Students are heading back to the classroom as local governments and school officials watch COVID-19 infection reports, hoping for the best and planning for the worst.
Officials at the City of Stillwater, Oklahoma State University and Stillwater Public Schools are watching what appears to be a small local spike in diagnosed cases, even as it becomes apparent that not all testing is being counted in the Oklahoma Department of Health’s official numbers.
The uncertainty around Oklahoma’s status is compounded by a large music festival being held just outside of Stillwater over the weekend and the revelation that a report the White House Coronavirus Task Force released Sunday was not shared with local officials by Gov. Kevin Stitt.
The task force report shows the state in the red zone for COVID-19 cases and the yellow zone for test positivity.
It ranks Oklahoma 15th in the nation for most new cases per 100,000 and 11th highest for positive tests for the previous week. It remains close to the red zone threshold for test positivity, according to the report.
According to the report, nearly 60% of the counties in Oklahoma have ongoing community transmission, with 22% experiencing high levels.
After Public Radio Tulsa interviewed mayors who said they had been “blindsided” and “shocked” by news of the report and had heard nothing from Stitt about it, Stillwater Mayor Will Joyce tweeted one word: “Ditto.”
The transmission is occurring in both urban and rural areas, and the statewide average of 117 new cases per 100,000 exceeds the national average of 112 cases, according to the report.
Stillwater and Payne County remained in the yellow zone at the time the report was published.
Policy recommendations to prevent “exponential community spread” in counties in the yellow zone include: wearing masks at all times outside the home along with physical distance, limiting social gatherings, avoiding bars and nightclubs, and reducing public interactions and activities, among other measures.
It recommends that public officials limit the occupancy of gyms, close bars and create outdoor dining opportunities. Gatherings should be limited to 25 people or fewer.
Stillwater’s city leaders have not taken many of those actions although social distancing is still recommended, face coverings are required in most public places and a new program to allow more outdoor seating at bars and restaurants was just created.
Oklahoma State University
Classes at Oklahoma State University began on Monday.
The university is testing students and monitoring positive test results, including a sorority that went into quarantine after 23 members tested positive for the virus.
The university announced it would be posting COVID-19 testing numbers in a new dashboard format beginning Tuesday.
Out of 3,931 students tested by the university as they moved into student housing, 30 tested positive for a 0.76% positive rate. Other students who provided negative test results on arrival were not tested.
According to the university’s statement, University Health Services also had 74 students self-report a positive COVID-19 test during the first week of school. Most of those students returned home or to an off-campus residence to quarantine.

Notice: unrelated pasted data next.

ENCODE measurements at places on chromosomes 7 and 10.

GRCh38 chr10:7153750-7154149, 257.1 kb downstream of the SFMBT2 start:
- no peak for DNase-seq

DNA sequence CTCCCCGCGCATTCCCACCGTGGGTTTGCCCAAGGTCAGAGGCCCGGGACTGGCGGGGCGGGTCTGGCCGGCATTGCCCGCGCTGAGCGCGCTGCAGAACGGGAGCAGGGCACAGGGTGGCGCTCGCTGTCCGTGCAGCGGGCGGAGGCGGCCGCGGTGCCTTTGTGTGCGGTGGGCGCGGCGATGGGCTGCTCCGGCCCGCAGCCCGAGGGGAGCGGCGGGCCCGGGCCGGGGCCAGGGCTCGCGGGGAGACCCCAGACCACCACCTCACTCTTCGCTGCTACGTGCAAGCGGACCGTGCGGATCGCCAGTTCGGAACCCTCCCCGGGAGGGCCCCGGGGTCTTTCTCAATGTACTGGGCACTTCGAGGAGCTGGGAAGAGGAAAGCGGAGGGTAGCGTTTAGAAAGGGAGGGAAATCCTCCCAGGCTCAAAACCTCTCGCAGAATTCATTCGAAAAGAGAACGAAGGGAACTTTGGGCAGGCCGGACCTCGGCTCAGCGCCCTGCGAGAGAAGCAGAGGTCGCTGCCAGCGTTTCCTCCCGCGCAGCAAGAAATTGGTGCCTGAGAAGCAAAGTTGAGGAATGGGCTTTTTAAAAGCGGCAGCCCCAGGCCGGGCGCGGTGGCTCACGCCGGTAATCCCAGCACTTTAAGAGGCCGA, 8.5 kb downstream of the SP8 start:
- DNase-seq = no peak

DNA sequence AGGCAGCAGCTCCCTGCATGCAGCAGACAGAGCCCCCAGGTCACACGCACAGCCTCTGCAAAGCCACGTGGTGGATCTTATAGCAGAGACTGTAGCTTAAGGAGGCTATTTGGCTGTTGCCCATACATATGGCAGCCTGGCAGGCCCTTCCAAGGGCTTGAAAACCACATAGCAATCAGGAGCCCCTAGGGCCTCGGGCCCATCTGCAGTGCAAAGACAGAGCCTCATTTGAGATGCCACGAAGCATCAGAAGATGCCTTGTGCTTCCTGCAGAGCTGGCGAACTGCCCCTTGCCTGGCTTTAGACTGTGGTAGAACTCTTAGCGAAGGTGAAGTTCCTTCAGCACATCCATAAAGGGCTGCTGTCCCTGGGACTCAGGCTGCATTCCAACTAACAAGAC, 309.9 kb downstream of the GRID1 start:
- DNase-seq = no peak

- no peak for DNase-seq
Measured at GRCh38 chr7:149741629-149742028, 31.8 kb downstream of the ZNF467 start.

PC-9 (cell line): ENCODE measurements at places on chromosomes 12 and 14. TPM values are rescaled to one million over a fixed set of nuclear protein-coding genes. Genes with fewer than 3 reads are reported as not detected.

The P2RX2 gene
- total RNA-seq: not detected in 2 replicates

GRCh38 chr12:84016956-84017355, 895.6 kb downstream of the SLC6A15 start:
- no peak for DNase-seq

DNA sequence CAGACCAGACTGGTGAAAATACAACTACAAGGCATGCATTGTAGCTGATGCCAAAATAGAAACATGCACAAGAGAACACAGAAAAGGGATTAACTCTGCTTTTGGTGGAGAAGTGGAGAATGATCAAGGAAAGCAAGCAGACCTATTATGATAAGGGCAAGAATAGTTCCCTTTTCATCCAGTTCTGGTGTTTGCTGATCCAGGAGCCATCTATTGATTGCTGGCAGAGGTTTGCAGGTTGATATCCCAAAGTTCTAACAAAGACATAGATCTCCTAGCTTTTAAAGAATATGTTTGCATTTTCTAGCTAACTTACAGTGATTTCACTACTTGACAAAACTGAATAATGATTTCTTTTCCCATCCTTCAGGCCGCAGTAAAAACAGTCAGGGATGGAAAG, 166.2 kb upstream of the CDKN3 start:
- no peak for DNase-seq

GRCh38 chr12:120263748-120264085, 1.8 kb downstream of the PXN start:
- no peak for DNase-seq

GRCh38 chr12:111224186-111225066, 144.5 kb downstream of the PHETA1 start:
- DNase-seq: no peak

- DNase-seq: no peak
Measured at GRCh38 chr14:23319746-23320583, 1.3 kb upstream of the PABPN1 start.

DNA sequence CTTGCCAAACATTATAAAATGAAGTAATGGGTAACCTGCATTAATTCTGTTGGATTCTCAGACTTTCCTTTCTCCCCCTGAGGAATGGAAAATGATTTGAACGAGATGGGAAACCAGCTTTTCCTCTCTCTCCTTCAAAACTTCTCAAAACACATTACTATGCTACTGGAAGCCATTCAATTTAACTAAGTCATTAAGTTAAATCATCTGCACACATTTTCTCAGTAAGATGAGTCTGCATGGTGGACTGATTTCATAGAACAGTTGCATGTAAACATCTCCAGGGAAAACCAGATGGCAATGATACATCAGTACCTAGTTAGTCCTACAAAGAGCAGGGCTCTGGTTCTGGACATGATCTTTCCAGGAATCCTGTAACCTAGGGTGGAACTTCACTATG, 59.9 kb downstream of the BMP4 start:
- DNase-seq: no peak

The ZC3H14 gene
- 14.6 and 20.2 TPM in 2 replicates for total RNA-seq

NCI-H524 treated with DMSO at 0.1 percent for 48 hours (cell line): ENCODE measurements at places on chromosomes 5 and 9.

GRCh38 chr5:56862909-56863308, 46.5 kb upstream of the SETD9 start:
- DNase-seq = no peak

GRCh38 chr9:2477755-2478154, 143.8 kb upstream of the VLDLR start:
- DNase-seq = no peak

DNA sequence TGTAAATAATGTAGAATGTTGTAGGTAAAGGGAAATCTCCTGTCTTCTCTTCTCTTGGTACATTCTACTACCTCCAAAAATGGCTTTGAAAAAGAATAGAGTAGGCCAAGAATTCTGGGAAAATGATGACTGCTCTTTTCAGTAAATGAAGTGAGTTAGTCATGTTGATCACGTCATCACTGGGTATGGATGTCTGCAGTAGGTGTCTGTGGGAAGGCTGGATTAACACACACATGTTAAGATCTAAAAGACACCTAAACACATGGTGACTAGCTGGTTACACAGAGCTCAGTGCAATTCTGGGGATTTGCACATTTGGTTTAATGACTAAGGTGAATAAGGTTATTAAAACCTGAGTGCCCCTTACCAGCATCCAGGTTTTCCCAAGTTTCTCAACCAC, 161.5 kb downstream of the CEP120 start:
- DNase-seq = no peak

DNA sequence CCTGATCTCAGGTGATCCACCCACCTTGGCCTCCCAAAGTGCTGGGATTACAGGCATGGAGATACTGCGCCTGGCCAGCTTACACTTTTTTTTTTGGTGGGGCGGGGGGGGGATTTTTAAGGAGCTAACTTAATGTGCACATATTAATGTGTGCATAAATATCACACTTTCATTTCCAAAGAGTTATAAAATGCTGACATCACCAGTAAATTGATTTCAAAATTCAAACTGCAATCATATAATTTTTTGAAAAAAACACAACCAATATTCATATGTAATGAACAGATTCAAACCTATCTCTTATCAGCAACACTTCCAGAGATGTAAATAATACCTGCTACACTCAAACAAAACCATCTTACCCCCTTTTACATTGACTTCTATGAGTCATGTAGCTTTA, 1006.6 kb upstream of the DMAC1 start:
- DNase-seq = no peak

The university is keeping 22 students in university-sponsored isolation and quarantine spaces.
Students who test positive are being asked to self-report.
Stillwater Public Schools
Stillwater Public Schools students returned to class for the first time in five months on Thursday. Superintendent Marc Moore has been authorized by the Board of Education to determine each week whether school will be held in-person or virtually, based on the Oklahoma State Department of Health’s color-coded alert system.
Payne County remains at code yellow according to the health department and will continue with in-person schooling next week, although people in the community have tested positive for the virus using the rapid test that isn’t recognized in the state’s official count.
School officials are aware that others, like the 23 sorority sisters who tested positive via rapid test, are in the community but said the district will continue to go with the official health department numbers for the time being.
“We’ve got to use some kind of data point,” Communications Coordinator Barry Fuxa said.
Moore told the News Press the district is constantly reevaluating as it gets more information and understanding.
He said the district doesn’t just use the state’s color code, it also consults with local health officials, which provides flexibility to adapt to changing circumstances. Although decisions about how school will be conducted are made on Friday, adjustment could still be made over a weekend or at any time as needed, Moore said.
If there is a localized concern, just one school or even one classroom could be shut down and shifted to virtual instruction as needed.
“We need to be adaptable,” Moore said. “… We’re trying to help parents plan for the week.”
So far, there has been one confirmed case at Skyline elementary and contact tracing is underway, he confirmed. Anyone who is determined to have been in close contact with an infected person will be contacted and given instructions.
A few students from Stillwater High School and other area schools are self-isolating after being exposed to a classmate at Meridian Technology Center who tested positive.
Other area schools are facing the same issues.
Morrison Public Schools reported a case this week and Coyle Public Schools announced that its superintendent had tested positive for COVID-19. Coyle schools were closed Thursday for cleaning and will temporarily switch to remote learning beginning Monday.